There are two basic methods to create 2d animations in any 3d application:
- model regular 3d characters or objects, texture, and add rigging to animate. Then animate, make sure things loop (if required), and render each frame in a sequence of files. The final result can be more realistic looking, or by utilizing a non-photo realistic style, can look like a 2d drawn result.
- draw your characters in an illustration package (such as InkScape, Illustrator, Flash), segment the characters into animate-able parts, and import each part as an image projected (uv mapped with a texture) on a flat 3d plane. Then rig the parts together for an animateable character (or object), and animate. Render each frame in a sequence of files.
The first method is more time-consuming, because you will need to model, texture, and rig a full 3d character. But if you require lots of turn-arounds, and full flexibility, this may not be possible/feasible with the second workflow. There are thousands of tutorials that demonstrate the concepts of building 3d textured animate-able characters and objects out there. For Modo, no so many, unfortunately.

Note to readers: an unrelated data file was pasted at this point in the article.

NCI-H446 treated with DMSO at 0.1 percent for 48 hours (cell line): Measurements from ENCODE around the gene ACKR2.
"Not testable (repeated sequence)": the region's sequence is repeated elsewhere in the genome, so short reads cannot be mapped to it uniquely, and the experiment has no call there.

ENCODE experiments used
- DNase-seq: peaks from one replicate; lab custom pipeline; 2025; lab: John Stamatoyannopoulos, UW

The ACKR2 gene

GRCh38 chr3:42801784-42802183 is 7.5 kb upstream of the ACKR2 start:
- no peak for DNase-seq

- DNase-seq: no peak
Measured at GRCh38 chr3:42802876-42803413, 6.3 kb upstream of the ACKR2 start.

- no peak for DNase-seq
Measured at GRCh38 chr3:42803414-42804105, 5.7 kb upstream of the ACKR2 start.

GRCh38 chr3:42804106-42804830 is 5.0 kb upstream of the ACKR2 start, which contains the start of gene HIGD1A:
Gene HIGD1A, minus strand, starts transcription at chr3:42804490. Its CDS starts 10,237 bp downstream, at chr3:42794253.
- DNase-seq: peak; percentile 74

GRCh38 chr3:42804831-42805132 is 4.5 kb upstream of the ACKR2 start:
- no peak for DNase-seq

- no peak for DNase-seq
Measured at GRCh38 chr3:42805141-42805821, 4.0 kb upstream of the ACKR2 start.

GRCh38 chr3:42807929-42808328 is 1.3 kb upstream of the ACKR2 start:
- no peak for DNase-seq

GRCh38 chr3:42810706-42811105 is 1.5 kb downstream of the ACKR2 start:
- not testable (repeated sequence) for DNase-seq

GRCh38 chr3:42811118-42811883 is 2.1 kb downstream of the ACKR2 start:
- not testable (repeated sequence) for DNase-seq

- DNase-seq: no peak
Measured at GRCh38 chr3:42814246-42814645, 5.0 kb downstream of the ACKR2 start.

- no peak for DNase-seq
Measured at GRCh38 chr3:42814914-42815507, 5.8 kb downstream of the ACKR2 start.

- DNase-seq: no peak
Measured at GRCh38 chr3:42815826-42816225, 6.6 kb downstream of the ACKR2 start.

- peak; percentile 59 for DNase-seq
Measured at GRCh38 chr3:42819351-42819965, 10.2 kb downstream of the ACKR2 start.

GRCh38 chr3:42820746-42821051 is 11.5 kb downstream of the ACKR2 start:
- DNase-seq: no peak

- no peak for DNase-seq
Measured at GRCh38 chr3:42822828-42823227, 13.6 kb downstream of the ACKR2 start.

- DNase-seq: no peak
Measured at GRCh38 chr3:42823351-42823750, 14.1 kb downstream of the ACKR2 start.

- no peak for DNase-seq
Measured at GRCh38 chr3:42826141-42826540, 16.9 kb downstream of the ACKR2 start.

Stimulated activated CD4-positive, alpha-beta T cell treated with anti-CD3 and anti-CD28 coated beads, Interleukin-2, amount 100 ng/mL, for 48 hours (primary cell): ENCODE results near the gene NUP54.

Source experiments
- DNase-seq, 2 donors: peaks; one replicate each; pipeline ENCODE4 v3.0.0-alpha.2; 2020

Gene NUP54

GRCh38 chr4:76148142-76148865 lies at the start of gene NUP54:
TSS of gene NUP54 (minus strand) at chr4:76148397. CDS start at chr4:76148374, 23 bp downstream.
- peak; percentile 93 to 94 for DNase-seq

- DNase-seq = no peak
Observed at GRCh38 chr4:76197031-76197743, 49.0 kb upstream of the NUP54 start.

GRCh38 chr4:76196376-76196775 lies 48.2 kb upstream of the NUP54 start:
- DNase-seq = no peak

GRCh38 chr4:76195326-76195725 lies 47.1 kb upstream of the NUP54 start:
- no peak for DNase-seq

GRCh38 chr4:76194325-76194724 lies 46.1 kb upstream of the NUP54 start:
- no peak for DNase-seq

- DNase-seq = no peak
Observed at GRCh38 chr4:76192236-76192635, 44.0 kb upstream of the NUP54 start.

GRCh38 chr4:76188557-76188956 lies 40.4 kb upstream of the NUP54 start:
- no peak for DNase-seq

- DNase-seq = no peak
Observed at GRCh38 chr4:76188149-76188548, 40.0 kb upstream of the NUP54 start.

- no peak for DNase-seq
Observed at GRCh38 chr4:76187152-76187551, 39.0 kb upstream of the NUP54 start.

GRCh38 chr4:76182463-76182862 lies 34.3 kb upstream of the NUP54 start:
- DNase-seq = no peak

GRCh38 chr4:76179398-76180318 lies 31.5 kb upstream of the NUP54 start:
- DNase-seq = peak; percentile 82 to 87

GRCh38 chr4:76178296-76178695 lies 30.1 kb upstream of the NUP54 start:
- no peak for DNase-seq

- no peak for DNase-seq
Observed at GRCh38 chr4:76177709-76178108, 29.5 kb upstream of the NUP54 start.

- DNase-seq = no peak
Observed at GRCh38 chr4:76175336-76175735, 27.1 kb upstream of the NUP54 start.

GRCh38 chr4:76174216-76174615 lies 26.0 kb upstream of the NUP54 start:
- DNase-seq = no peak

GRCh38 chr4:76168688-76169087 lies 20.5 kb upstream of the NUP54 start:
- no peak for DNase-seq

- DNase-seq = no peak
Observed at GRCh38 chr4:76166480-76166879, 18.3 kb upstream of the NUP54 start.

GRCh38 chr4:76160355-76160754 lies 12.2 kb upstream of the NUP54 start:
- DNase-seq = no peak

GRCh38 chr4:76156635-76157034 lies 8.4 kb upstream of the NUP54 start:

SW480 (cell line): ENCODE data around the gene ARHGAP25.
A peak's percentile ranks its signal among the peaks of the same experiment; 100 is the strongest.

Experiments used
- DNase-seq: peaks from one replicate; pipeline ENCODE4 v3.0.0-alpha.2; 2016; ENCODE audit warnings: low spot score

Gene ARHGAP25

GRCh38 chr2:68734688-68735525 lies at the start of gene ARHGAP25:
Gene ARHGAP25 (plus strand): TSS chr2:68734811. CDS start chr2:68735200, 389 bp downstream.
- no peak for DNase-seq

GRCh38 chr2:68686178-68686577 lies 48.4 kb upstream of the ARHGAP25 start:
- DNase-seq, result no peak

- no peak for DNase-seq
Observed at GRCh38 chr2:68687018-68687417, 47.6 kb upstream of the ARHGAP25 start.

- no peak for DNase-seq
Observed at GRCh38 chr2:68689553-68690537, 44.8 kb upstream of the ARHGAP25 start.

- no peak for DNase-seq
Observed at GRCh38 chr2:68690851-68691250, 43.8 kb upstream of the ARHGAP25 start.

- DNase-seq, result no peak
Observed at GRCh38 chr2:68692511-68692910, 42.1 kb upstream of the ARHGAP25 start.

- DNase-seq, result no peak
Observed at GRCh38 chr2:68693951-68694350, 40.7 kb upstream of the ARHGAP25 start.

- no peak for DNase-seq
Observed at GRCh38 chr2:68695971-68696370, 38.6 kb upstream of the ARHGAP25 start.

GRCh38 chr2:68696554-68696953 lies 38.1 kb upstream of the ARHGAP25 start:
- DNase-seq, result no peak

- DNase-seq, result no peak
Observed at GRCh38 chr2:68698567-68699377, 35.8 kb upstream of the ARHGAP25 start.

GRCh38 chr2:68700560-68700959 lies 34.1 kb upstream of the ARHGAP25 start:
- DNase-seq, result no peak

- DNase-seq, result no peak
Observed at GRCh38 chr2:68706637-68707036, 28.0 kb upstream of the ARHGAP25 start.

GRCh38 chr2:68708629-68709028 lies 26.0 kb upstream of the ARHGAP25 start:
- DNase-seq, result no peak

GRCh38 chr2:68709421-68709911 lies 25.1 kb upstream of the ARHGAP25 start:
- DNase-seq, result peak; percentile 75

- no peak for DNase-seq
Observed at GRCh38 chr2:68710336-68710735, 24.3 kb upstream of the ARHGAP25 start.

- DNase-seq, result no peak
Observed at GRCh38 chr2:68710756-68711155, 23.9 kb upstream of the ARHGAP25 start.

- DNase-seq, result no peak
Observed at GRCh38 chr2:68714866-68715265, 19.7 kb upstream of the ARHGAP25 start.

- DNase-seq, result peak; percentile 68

The second method is very doable, and a lot of fun. Here are some examples:
There is a nice thread on BlenderArtists, and you can even download a fully rigged 2d character for Blender that you can examine, and use as an example for Modo.
http://www.glennmelenhorst.com/misc/ble ... _028.blend
If you need more assistance with this, I recommend posting a question on the Modo forums: that community is very helpful.
Also, if 2d flat characters are your goal, spend some time investigating Spriter: it will bring in fully animated characters with a rig right into Construct2. Rather similar to the second option I mentioned, but in this case the rig is retained in Construct, resulting in much smaller file sizes.